Stitch Craft Create Blog

How to Put a Price Tag on Your Craft

So you’ve decided you want to start selling your craft. Whether it’s a knit hat or upcycled jewelry, determining the price of your product can be a daunting task. In her book The Crafty Superstar Ultimate Craft Business Guide, Grace Dobush gives great advice on pricing your craft. Here are some tips from Grace:

W7388_500px_72dpiWhen you’re running a creative business, even if it’s not your sole source of income, the basis of all pricing is your hourly rate. Your hard work is what creates the value in your products, so it’s super important to never discount yourself.

Thinking about how your creative business fits in your annual income, you might decide, based on your needs and your town’s cost of living, you’re cool with $15 an hour. But if you’re living in an expensive place or trying to cover all the costs an employer would usually cover (like health insurance, taxes and a retirement account), your hourly rate might be much higher. (If you offer a professional service, research the going rates of other professionals in your area. For certain types of creative businesses, flat fees for projects make more sense financially.)

When you’ve determined the hourly rate you want, that’s the basis for everything you sell. For a physical product, your price must include your cost of labor (your hourly rate times how many hours it takes), your material cost, overhead and markup.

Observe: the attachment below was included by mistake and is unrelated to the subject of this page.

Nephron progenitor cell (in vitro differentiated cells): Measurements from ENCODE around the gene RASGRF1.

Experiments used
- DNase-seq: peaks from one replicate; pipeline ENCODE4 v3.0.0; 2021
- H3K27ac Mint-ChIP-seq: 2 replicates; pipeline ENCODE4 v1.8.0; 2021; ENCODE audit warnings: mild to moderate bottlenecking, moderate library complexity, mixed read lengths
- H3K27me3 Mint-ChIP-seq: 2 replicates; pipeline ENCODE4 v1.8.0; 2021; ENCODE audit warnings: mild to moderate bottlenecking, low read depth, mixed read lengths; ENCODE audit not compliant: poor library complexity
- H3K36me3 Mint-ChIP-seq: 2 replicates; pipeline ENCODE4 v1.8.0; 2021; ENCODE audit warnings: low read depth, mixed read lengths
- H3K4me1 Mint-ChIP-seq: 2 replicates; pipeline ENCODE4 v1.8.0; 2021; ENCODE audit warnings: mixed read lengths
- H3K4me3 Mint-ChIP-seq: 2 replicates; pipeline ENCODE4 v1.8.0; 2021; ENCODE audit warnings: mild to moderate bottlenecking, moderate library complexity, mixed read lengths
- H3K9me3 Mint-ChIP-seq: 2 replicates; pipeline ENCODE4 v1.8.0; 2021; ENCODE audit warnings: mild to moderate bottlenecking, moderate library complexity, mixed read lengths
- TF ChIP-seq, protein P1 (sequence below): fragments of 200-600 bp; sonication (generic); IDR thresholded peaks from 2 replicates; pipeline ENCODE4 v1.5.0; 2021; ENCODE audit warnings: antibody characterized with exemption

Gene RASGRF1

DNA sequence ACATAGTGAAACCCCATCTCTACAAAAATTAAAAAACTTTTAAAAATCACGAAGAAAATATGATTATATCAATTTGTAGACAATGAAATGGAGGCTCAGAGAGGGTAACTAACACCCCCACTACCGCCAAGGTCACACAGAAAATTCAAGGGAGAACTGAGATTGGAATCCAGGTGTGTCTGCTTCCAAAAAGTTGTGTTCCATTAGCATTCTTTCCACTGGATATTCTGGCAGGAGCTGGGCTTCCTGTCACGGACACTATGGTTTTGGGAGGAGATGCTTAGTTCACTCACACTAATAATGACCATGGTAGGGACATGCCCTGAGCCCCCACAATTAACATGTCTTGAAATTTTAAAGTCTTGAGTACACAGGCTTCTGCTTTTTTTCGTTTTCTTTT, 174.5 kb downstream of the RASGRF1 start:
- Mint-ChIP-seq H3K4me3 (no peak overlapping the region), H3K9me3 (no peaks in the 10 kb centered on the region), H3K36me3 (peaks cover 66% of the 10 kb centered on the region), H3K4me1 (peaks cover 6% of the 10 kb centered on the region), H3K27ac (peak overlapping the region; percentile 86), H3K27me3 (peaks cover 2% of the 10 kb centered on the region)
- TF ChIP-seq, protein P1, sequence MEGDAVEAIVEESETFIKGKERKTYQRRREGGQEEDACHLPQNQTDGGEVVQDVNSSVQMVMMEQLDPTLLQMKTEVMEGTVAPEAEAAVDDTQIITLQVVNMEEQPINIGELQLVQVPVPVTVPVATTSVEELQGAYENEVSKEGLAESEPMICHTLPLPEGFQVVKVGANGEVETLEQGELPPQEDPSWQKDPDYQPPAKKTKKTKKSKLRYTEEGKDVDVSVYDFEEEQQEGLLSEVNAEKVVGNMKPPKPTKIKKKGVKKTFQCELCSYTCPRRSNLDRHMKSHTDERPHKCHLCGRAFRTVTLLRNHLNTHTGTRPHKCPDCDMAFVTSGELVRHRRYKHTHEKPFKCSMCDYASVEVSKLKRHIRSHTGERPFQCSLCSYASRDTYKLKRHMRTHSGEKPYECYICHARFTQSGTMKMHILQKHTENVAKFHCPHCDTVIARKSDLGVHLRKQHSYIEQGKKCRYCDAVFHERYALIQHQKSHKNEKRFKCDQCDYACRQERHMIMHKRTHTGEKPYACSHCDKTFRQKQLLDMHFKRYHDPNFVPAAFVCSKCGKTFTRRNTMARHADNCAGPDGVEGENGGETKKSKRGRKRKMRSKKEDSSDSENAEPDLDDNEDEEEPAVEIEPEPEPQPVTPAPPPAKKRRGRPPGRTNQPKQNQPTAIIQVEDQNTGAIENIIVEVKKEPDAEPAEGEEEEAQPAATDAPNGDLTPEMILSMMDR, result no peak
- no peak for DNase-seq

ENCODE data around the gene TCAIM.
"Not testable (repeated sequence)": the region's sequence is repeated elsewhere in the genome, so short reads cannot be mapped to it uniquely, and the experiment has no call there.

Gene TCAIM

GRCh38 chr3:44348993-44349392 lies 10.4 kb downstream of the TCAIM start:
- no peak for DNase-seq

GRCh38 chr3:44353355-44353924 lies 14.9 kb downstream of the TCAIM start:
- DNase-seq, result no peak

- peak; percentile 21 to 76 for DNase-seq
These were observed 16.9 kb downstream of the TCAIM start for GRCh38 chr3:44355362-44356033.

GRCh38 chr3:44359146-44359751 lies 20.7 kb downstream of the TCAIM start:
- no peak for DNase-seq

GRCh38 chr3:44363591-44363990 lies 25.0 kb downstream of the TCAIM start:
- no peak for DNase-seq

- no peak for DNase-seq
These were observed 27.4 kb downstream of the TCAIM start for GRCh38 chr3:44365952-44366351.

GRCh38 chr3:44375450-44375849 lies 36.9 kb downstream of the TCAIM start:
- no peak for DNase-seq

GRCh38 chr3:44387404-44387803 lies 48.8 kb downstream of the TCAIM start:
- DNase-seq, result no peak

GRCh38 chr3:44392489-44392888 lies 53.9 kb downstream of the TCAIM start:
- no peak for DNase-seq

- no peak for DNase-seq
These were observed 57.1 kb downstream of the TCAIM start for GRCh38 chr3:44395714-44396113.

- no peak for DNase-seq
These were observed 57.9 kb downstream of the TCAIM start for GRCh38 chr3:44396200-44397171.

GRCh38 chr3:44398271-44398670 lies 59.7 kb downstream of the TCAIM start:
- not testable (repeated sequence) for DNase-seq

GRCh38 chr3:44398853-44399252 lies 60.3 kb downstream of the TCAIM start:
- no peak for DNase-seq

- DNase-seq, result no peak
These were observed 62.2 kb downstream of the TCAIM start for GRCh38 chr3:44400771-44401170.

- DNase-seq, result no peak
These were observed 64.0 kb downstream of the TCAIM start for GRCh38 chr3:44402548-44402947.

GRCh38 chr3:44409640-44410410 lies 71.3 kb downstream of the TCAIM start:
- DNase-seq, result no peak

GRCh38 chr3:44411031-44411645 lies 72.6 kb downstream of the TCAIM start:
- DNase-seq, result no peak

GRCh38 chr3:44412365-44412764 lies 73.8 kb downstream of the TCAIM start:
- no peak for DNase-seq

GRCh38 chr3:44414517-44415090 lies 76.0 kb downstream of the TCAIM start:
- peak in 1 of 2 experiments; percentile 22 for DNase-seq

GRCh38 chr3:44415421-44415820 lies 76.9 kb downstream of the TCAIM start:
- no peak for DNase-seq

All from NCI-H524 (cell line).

More than likely, the price you come up with for your goods will be more than their made-in-China counterparts. And this is when you have to start having honest conversations with people about why your goods are priced like they are. Keep the conversation positive, and don’t apologize for your prices. Sometimes customers can be rude, but resist any urge you have to get hostile.

This is the time for you to highlight what makes your goods valuable and different from mass-produced versions. When they buy from you, they’re supporting a locally owned business, a small business, a real person standing in front of them. If you source your supplies locally, ethically or in an environmentally sound manner, that’s also worth mentioning.

Always remember: You are worth it!

For more tips on starting your own craft business, check out the rest of The Crafty Superstar Ultimate Craft Business Guide.
Happy crafting,
Shannon

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